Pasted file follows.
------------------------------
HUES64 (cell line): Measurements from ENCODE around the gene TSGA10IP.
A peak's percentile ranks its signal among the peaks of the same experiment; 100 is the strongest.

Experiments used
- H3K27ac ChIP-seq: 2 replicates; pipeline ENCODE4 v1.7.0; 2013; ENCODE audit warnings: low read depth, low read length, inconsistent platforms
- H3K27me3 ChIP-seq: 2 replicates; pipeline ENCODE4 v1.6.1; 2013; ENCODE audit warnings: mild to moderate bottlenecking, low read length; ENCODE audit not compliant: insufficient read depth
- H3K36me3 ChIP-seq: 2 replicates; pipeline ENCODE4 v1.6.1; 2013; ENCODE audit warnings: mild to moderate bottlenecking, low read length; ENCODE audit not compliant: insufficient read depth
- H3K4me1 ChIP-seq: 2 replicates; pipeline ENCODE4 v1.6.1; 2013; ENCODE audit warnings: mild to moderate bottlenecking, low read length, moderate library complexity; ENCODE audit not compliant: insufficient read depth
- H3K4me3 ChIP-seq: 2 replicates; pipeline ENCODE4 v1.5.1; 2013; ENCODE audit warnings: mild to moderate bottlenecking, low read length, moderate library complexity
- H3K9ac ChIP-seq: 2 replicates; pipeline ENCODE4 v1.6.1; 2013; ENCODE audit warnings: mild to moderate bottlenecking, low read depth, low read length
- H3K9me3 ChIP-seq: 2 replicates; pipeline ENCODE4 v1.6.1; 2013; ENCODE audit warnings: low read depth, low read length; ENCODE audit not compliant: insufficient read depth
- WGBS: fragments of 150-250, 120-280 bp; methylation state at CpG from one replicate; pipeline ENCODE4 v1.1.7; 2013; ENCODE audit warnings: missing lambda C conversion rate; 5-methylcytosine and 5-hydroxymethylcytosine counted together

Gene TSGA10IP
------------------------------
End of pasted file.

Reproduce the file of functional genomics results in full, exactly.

HUES64 (cell line): Measurements from ENCODE around the gene TSGA10IP.
A peak's percentile ranks its signal among the peaks of the same experiment; 100 is the strongest.

Experiments used
- H3K27ac ChIP-seq: 2 replicates; pipeline ENCODE4 v1.7.0; 2013; ENCODE audit warnings: low read depth, low read length, inconsistent platforms
- H3K27me3 ChIP-seq: 2 replicates; pipeline ENCODE4 v1.6.1; 2013; ENCODE audit warnings: mild to moderate bottlenecking, low read length; ENCODE audit not compliant: insufficient read depth
- H3K36me3 ChIP-seq: 2 replicates; pipeline ENCODE4 v1.6.1; 2013; ENCODE audit warnings: mild to moderate bottlenecking, low read length; ENCODE audit not compliant: insufficient read depth
- H3K4me1 ChIP-seq: 2 replicates; pipeline ENCODE4 v1.6.1; 2013; ENCODE audit warnings: mild to moderate bottlenecking, low read length, moderate library complexity; ENCODE audit not compliant: insufficient read depth
- H3K4me3 ChIP-seq: 2 replicates; pipeline ENCODE4 v1.5.1; 2013; ENCODE audit warnings: mild to moderate bottlenecking, low read length, moderate library complexity
- H3K9ac ChIP-seq: 2 replicates; pipeline ENCODE4 v1.6.1; 2013; ENCODE audit warnings: mild to moderate bottlenecking, low read depth, low read length
- H3K9me3 ChIP-seq: 2 replicates; pipeline ENCODE4 v1.6.1; 2013; ENCODE audit warnings: low read depth, low read length; ENCODE audit not compliant: insufficient read depth
- WGBS: fragments of 150-250, 120-280 bp; methylation state at CpG from one replicate; pipeline ENCODE4 v1.1.7; 2013; ENCODE audit warnings: missing lambda C conversion rate; 5-methylcytosine and 5-hydroxymethylcytosine counted together

Gene TSGA10IP